Dear Sir

The day after you left York, I moved Congress for an Order in the following words. “Whereas it is of the greatest Importance that Congress should, at this critical conjuncture be well informed of the State of affairs in Europe, and whereas Congress have resolved that the honble. Silas Deane Esqr. be recalled from the court of France & have appointed another Commissioner to supply his place there,

“Ordered that the Committee for foreign affairs write to the honble. Silas Deane, and direct him to embrace the first opportunity of returning to America & upon his arrival to repair with all possible dispatch to Congress.”

This I have sent with the other Papers to Mr. Adams and shall send tomorrow a duplicate to Baltimore to go with the packet which you left there.

I did not think it necessary to move that the Committee should be filled up on such a petty occasion, and therefore I spread a small Plaister for a large wound myself by the following.1

“Sir

“By accident I find myself called upon singly to execute the duty of the Committee for foreign affairs, in communicating to you an order of Congress of this day respecting your return to America.

“The order stands in need of no comment from the Committee to elucidate it; and, being drawn in terms complimentary to your abilities of serving these United States upon your arrival here, I take pleasure in conveying it, being, sir, your very humb. Servt.”

I hope, Dear Sir, you will consider this proceeding as giving some sort of definition to the Recall, and in moderate language; as it stood before, he was to be recalled, but the time when was not in any measure marked out.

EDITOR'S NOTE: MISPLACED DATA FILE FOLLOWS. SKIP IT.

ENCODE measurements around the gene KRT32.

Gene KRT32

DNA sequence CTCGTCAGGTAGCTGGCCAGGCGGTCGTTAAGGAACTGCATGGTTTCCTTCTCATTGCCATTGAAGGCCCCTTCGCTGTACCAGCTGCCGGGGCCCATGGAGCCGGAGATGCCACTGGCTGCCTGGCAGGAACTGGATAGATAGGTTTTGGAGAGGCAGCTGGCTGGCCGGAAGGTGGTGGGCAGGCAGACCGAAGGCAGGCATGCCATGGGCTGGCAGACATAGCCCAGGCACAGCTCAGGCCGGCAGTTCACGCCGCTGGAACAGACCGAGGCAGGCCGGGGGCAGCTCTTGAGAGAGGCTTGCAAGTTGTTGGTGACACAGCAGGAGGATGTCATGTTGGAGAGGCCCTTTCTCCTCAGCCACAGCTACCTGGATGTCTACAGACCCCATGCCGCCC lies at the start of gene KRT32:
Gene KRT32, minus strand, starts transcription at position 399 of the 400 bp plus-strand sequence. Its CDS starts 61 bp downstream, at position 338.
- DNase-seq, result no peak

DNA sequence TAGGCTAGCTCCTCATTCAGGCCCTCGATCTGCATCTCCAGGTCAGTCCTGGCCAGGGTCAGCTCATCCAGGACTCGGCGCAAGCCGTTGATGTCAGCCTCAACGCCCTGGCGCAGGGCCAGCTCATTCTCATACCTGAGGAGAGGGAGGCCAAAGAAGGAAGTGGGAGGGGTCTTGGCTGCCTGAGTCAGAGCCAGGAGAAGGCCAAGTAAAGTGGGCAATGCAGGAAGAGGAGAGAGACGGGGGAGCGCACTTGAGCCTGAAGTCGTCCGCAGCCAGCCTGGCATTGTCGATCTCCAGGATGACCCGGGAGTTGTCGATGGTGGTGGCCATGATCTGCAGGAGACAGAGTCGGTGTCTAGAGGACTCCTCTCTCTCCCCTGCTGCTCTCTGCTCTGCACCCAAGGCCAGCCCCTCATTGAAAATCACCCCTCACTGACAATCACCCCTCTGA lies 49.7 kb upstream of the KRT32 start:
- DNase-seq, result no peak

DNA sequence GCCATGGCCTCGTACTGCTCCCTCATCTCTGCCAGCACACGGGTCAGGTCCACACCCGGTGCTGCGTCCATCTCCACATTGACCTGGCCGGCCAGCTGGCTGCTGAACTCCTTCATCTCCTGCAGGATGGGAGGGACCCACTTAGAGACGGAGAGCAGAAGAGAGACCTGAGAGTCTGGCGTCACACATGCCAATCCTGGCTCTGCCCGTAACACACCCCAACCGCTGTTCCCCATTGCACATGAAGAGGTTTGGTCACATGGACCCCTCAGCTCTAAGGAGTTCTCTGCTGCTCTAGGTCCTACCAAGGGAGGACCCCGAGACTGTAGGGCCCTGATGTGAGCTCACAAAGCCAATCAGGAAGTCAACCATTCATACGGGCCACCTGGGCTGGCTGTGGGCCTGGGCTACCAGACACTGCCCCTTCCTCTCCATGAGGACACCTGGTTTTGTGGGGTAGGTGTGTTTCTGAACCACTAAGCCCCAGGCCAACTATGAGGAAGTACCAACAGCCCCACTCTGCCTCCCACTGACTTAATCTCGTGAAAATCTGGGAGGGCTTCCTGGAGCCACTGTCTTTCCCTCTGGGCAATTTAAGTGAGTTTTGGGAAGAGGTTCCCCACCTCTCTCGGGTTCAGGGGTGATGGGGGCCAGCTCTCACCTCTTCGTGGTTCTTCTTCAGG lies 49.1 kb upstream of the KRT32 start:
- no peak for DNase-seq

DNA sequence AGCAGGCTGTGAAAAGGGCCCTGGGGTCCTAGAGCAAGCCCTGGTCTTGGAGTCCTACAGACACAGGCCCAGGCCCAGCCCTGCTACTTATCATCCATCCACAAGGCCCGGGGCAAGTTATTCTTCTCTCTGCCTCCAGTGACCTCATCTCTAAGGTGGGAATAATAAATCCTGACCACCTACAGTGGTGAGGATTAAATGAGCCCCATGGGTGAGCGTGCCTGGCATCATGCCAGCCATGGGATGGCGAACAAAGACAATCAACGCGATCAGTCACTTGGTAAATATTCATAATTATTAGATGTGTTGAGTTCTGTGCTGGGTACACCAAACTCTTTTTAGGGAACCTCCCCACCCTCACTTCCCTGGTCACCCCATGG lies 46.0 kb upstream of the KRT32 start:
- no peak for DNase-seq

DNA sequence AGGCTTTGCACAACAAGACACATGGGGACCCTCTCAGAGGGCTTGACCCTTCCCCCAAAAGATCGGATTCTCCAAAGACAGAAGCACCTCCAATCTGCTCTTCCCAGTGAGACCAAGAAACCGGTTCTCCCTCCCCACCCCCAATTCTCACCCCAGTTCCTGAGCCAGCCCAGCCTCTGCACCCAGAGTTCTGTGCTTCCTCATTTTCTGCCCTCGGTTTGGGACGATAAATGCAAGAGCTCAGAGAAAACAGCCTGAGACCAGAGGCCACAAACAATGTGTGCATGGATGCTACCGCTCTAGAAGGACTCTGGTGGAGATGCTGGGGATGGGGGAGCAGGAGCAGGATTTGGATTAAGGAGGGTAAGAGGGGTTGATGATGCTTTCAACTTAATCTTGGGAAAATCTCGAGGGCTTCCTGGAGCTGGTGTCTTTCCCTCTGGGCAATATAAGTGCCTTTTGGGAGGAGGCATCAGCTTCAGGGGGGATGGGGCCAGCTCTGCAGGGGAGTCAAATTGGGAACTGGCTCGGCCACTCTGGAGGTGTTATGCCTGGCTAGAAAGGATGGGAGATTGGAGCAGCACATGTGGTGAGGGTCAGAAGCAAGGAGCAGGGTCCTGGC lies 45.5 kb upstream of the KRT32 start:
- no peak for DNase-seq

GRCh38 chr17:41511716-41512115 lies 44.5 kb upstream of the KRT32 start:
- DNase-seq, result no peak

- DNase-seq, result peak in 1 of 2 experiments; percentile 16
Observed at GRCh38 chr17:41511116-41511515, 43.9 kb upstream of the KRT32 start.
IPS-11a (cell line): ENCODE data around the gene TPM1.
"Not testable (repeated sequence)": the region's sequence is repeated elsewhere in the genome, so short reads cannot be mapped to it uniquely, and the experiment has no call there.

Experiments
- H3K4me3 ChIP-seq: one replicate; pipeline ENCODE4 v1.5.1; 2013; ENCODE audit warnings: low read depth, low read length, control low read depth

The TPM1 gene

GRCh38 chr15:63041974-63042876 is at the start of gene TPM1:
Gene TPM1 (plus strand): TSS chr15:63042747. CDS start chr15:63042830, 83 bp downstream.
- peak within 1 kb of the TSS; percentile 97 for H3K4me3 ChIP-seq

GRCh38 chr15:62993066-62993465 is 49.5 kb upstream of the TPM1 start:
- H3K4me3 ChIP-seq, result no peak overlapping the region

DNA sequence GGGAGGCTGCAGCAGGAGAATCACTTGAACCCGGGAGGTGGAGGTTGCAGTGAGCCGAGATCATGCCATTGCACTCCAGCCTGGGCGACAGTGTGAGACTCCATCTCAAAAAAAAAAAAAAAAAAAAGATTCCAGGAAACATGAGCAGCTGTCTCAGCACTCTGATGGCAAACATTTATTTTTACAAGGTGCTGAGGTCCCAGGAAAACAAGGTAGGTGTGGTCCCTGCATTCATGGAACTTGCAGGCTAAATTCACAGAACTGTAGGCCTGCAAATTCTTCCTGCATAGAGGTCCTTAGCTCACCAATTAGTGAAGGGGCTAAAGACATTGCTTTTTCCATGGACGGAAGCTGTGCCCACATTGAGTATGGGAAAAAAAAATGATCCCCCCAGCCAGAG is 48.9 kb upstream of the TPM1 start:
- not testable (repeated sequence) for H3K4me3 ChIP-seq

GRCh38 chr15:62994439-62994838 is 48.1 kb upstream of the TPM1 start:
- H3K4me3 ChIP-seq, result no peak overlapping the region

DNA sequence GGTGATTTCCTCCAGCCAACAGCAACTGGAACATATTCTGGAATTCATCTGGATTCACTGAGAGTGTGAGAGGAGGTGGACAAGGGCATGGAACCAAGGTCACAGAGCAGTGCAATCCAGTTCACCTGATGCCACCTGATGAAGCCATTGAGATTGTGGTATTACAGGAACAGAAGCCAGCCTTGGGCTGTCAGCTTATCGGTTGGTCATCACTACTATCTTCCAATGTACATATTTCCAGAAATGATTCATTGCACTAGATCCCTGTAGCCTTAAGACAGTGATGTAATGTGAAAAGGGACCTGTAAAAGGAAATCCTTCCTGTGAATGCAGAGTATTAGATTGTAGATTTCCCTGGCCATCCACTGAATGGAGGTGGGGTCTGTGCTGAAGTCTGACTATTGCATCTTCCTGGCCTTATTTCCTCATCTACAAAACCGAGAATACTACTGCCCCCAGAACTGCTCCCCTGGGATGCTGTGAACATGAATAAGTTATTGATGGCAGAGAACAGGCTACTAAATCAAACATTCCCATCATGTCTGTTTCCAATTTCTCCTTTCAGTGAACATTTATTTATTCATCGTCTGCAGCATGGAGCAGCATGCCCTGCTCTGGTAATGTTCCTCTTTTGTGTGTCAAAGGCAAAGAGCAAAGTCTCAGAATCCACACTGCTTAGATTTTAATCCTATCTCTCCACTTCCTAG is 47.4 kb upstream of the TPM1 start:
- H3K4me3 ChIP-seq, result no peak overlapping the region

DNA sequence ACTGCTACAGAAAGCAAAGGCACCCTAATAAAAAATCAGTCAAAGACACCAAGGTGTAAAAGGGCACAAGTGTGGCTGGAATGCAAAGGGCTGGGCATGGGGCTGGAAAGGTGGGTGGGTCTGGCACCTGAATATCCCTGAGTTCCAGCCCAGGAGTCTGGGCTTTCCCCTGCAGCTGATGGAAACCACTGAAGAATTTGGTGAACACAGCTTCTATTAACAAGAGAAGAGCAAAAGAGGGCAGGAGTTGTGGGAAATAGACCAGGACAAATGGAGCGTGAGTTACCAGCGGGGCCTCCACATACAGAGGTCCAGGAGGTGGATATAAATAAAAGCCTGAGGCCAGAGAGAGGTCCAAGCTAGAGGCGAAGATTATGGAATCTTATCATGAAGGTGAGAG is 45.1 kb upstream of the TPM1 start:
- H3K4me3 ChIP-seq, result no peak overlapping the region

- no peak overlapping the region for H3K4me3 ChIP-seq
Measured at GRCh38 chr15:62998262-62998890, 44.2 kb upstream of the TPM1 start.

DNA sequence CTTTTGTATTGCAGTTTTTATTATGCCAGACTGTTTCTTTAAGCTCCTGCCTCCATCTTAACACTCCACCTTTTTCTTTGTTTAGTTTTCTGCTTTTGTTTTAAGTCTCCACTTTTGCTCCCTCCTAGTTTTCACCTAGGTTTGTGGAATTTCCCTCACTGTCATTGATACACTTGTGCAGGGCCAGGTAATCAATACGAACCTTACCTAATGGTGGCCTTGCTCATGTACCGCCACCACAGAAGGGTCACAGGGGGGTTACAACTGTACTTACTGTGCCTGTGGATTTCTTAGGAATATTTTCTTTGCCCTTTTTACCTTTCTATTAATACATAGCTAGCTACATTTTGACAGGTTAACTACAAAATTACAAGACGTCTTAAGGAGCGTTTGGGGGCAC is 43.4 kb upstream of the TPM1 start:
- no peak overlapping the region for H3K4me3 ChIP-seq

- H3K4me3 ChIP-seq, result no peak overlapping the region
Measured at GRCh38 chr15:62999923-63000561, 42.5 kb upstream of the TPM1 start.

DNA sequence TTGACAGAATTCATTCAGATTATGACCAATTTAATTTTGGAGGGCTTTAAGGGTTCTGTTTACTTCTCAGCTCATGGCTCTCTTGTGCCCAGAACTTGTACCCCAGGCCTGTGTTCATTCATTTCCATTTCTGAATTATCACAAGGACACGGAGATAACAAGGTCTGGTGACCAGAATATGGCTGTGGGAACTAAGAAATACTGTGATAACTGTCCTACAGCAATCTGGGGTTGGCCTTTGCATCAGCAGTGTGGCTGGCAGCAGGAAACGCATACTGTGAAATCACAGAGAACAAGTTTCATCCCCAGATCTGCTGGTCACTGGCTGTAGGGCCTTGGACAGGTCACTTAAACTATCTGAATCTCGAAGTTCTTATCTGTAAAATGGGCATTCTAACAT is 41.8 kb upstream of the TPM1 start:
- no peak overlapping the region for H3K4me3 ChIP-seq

As to news I can only give you an Extract from the Committee’s Letter at Head Quarters dated Saturday. Decr. 6th 1/2 past 10 A.M. “Genl. Howe’s army left the city about 12 o’Clock that Night (4th) and reached the Neighbourhood of this camp about 5 the next morng. They are within sight of our quarters being posted on Chesnut hill opposite to the right wing of the American army, and from their motions yesterday Genl. Washington & his Gl. Officers expected an attack at noon or this Morning, but hitherto they remain quiet. There was yesterday some skirmishing between the militia & the enemy, in which Genl. Erving was wounded & taken prisoner; Capt. Marshall of the Militia was killed & one or two privates wounded. On the other hand about fifteen British & Hessian privates were made prisoners. Their killed & wounded we have no account of. We have reason to think that the enemy have come out with their whole force; and from the present appearances that a general engagement will take place, the consequences of which must be very important. We shall therefore postpone the further consideration of the business on which we were sent, until the event of this motion of the enemy shall be known. We have the pleasure to inform Congress that the army is much stronger than it has (been this Campaign)2 yet been, and appears to be desirous of engaging the Enemy; may God grant them resolution & Spirit, and crown their endeavours with success.

 

Morris, Geary, Jones.

P.S. A Deserter from the enemy this morning informs that they have brought out on Carriages a number of boats; which is confirmed through various channels. Camp at Whitemarsh.”

Mr. Geary writes further to Genl Roberdeau at 1/2 past one in the afternoon of the same day, that there was nothing new in the motion of the enemy since the date of his former letter. That a Mr. Colvill had just arrived from Elizabeth Town who informed that Inhabitants of Reputation, Whigs, from Staten Island gave account that a Fort was ordered to be immediately built on the “pitch of the Narrows” and that the Inhabitants were obliged to work every 3d day. This was confirmed by another Gentleman who was lately on the Island with Genl. Dickinson. This wears the appearance of a French War.

Decr. 10th. As we have nothing new this morning, I conclude no action has taken place either Saturday P.M. or Sunday. All accounts prove that the enemy & the Inhabitants of the City are greatly distressed.

I am, Dear Sir, your affectionate, very humble Servt.

James Lovell
NOTES:

Receiver’s copy, University of Virginia Library.

1 A copy of the Committee for Foreign Affairs’ letter to Silas Deane, this date

2 Lovell placed an asterisk in the manuscript at this point and noted in the margin “I give you Gearys correction exactly.”